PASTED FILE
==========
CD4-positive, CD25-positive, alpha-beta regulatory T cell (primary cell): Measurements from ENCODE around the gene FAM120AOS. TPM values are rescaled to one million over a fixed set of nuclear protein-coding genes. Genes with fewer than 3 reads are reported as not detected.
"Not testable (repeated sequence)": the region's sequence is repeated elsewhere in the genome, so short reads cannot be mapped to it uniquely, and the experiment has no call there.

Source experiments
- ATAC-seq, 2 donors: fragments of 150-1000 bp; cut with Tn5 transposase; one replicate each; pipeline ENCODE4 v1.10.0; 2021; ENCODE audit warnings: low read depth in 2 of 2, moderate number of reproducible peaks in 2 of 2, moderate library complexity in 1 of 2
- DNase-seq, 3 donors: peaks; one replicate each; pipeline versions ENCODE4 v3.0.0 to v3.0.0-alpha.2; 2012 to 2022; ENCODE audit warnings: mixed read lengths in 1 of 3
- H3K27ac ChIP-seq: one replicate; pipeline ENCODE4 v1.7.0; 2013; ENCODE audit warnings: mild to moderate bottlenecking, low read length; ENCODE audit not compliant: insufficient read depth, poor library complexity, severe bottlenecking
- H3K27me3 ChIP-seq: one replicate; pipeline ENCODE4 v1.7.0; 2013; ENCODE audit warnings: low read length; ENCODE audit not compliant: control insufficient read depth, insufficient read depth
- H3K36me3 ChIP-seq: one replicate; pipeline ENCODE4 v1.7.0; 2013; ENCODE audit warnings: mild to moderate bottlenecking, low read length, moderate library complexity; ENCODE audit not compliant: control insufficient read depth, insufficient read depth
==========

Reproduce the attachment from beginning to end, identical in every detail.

CD4-positive, CD25-positive, alpha-beta regulatory T cell (primary cell): Measurements from ENCODE around the gene FAM120AOS. TPM values are rescaled to one million over a fixed set of nuclear protein-coding genes. Genes with fewer than 3 reads are reported as not detected.
"Not testable (repeated sequence)": the region's sequence is repeated elsewhere in the genome, so short reads cannot be mapped to it uniquely, and the experiment has no call there.

Source experiments
- ATAC-seq, 2 donors: fragments of 150-1000 bp; cut with Tn5 transposase; one replicate each; pipeline ENCODE4 v1.10.0; 2021; ENCODE audit warnings: low read depth in 2 of 2, moderate number of reproducible peaks in 2 of 2, moderate library complexity in 1 of 2
- DNase-seq, 3 donors: peaks; one replicate each; pipeline versions ENCODE4 v3.0.0 to v3.0.0-alpha.2; 2012 to 2022; ENCODE audit warnings: mixed read lengths in 1 of 3
- H3K27ac ChIP-seq: one replicate; pipeline ENCODE4 v1.7.0; 2013; ENCODE audit warnings: mild to moderate bottlenecking, low read length; ENCODE audit not compliant: insufficient read depth, poor library complexity, severe bottlenecking
- H3K27me3 ChIP-seq: one replicate; pipeline ENCODE4 v1.7.0; 2013; ENCODE audit warnings: low read length; ENCODE audit not compliant: control insufficient read depth, insufficient read depth
- H3K36me3 ChIP-seq: one replicate; pipeline ENCODE4 v1.7.0; 2013; ENCODE audit warnings: mild to moderate bottlenecking, low read length, moderate library complexity; ENCODE audit not compliant: control insufficient read depth, insufficient read depth